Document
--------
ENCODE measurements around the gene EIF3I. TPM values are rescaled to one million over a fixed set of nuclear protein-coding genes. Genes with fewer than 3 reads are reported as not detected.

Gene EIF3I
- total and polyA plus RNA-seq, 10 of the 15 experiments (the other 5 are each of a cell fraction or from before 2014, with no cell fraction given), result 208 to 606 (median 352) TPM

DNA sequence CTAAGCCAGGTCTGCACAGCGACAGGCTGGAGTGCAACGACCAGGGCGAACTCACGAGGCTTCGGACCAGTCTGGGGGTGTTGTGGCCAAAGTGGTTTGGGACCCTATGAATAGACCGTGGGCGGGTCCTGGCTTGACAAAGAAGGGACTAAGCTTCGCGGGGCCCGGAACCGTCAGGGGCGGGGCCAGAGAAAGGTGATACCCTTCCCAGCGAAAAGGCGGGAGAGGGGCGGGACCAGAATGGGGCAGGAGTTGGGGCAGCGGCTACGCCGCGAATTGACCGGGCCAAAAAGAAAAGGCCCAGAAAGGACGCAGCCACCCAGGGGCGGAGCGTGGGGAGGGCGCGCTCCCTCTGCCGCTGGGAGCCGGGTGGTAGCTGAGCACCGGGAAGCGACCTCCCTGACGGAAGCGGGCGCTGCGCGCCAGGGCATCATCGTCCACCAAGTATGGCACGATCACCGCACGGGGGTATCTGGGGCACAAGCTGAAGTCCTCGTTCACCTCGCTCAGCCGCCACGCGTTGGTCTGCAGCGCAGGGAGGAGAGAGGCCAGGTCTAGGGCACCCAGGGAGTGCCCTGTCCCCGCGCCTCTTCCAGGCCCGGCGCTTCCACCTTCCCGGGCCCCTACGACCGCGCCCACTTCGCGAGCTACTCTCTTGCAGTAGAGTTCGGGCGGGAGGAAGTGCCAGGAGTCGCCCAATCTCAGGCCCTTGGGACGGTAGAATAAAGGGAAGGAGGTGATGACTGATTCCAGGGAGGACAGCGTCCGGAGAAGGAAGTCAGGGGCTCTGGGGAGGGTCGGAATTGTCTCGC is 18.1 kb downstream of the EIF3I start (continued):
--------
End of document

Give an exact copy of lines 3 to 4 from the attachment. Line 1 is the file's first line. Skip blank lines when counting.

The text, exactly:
- total and polyA plus RNA-seq, 10 of the 15 experiments (the other 5 are each of a cell fraction or from before 2014, with no cell fraction given), result 208 to 606 (median 352) TPM

DNA sequence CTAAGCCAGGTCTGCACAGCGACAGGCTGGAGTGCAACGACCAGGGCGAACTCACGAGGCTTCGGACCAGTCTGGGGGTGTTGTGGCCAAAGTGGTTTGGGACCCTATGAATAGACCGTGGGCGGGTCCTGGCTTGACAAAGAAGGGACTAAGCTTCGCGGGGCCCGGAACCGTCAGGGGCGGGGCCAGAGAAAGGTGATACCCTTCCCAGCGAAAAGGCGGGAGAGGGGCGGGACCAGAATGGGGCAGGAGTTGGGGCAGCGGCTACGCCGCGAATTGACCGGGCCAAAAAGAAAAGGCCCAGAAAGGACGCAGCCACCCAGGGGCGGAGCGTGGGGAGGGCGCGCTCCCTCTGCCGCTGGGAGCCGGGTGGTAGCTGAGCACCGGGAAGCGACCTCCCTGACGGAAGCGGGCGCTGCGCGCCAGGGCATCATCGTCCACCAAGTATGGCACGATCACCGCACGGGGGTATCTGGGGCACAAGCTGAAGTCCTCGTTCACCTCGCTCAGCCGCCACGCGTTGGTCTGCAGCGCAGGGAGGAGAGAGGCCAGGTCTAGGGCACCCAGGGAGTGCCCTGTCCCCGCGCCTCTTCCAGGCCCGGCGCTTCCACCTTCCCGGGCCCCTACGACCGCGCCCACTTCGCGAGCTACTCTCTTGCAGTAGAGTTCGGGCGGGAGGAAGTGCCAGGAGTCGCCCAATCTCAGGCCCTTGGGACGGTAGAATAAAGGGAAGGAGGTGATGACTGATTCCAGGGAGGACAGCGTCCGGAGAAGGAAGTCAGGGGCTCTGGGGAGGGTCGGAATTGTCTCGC is 18.1 kb downstream of the EIF3I start (continued):